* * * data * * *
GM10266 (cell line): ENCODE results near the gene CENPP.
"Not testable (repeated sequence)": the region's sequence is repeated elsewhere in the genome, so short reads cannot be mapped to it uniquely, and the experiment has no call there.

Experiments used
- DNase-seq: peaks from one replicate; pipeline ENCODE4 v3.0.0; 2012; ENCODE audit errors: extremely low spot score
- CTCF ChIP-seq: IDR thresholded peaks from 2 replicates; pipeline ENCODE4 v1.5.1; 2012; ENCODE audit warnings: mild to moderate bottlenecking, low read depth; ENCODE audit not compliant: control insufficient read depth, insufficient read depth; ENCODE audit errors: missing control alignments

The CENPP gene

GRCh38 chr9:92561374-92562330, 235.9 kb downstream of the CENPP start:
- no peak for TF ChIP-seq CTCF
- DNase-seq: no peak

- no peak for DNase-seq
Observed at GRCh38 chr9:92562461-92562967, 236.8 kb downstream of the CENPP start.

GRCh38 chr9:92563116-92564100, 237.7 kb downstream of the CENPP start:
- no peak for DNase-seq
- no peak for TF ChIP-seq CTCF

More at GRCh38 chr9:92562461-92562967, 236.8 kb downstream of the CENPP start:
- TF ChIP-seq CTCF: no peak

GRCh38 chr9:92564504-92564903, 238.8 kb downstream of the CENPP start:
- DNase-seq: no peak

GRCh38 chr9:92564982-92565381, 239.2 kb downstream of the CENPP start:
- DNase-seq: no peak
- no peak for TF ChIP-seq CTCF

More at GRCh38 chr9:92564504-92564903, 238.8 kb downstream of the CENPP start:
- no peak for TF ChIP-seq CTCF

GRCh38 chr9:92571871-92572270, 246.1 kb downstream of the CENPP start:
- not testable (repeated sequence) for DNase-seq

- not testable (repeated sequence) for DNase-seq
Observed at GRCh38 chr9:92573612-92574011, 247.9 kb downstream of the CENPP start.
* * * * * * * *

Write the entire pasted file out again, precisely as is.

GM10266 (cell line): ENCODE results near the gene CENPP.
"Not testable (repeated sequence)": the region's sequence is repeated elsewhere in the genome, so short reads cannot be mapped to it uniquely, and the experiment has no call there.

Experiments used
- DNase-seq: peaks from one replicate; pipeline ENCODE4 v3.0.0; 2012; ENCODE audit errors: extremely low spot score
- CTCF ChIP-seq: IDR thresholded peaks from 2 replicates; pipeline ENCODE4 v1.5.1; 2012; ENCODE audit warnings: mild to moderate bottlenecking, low read depth; ENCODE audit not compliant: control insufficient read depth, insufficient read depth; ENCODE audit errors: missing control alignments

The CENPP gene

GRCh38 chr9:92561374-92562330, 235.9 kb downstream of the CENPP start:
- no peak for TF ChIP-seq CTCF
- DNase-seq: no peak

- no peak for DNase-seq
Observed at GRCh38 chr9:92562461-92562967, 236.8 kb downstream of the CENPP start.

GRCh38 chr9:92563116-92564100, 237.7 kb downstream of the CENPP start:
- no peak for DNase-seq
- no peak for TF ChIP-seq CTCF

More at GRCh38 chr9:92562461-92562967, 236.8 kb downstream of the CENPP start:
- TF ChIP-seq CTCF: no peak

GRCh38 chr9:92564504-92564903, 238.8 kb downstream of the CENPP start:
- DNase-seq: no peak

GRCh38 chr9:92564982-92565381, 239.2 kb downstream of the CENPP start:
- DNase-seq: no peak
- no peak for TF ChIP-seq CTCF

More at GRCh38 chr9:92564504-92564903, 238.8 kb downstream of the CENPP start:
- no peak for TF ChIP-seq CTCF

GRCh38 chr9:92571871-92572270, 246.1 kb downstream of the CENPP start:
- not testable (repeated sequence) for DNase-seq

- not testable (repeated sequence) for DNase-seq
Observed at GRCh38 chr9:92573612-92574011, 247.9 kb downstream of the CENPP start.